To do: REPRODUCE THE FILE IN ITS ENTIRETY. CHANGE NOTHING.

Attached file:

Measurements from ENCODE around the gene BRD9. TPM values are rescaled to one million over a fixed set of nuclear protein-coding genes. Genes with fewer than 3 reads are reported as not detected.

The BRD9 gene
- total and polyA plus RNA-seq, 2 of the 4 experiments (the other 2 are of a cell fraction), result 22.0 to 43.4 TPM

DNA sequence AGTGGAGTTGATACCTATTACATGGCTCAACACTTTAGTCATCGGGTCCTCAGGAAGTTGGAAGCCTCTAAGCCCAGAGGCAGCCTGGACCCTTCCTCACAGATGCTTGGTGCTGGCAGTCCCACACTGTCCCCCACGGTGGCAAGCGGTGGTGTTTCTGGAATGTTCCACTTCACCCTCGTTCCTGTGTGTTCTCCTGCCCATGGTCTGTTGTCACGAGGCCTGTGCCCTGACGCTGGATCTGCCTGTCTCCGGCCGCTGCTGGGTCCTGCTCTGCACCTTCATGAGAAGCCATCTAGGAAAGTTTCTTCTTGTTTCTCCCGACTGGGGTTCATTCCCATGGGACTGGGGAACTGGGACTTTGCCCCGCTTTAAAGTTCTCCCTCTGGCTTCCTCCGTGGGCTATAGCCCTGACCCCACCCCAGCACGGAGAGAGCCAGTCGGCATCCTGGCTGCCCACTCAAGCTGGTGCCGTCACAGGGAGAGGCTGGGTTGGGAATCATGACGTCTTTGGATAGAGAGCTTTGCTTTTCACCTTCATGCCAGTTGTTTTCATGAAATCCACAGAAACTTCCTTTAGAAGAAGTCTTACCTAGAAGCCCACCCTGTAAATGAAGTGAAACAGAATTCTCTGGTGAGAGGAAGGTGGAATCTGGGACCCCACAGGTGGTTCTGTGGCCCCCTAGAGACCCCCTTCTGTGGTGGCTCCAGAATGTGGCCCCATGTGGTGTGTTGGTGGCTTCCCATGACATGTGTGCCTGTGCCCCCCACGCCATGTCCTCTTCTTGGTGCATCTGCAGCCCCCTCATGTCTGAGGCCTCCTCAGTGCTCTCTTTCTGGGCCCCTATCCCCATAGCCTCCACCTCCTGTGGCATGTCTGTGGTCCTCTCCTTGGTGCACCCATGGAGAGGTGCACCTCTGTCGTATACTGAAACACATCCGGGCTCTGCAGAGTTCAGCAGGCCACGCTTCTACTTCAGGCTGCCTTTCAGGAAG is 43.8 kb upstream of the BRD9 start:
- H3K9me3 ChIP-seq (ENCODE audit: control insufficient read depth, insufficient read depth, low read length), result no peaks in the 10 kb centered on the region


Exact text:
Measurements from ENCODE around the gene BRD9. TPM values are rescaled to one million over a fixed set of nuclear protein-coding genes. Genes with fewer than 3 reads are reported as not detected.

The BRD9 gene
- total and polyA plus RNA-seq, 2 of the 4 experiments (the other 2 are of a cell fraction), result 22.0 to 43.4 TPM

DNA sequence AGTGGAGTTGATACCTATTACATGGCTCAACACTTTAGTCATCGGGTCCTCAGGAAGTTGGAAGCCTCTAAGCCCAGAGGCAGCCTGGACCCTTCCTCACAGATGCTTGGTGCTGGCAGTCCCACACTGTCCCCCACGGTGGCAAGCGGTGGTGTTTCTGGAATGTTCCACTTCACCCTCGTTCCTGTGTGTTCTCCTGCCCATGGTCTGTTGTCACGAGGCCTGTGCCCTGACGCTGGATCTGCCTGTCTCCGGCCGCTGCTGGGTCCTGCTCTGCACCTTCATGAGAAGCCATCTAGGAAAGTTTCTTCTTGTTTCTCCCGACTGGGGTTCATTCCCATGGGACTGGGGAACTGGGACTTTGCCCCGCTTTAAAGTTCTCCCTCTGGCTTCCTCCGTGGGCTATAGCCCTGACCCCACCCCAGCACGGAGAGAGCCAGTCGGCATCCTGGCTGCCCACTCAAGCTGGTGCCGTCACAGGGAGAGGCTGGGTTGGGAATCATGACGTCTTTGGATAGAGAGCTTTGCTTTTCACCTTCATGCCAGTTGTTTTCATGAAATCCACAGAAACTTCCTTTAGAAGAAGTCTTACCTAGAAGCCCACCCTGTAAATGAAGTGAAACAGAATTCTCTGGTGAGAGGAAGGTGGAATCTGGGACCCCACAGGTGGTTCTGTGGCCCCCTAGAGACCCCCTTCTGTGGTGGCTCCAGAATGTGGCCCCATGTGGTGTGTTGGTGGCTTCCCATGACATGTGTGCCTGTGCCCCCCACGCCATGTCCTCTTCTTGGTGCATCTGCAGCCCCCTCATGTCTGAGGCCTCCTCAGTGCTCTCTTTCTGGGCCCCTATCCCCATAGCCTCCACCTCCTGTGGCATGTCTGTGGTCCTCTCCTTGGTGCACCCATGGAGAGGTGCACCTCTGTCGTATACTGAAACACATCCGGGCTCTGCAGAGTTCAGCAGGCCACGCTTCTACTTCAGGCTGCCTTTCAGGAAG is 43.8 kb upstream of the BRD9 start:
- H3K9me3 ChIP-seq (ENCODE audit: control insufficient read depth, insufficient read depth, low read length), result no peaks in the 10 kb centered on the region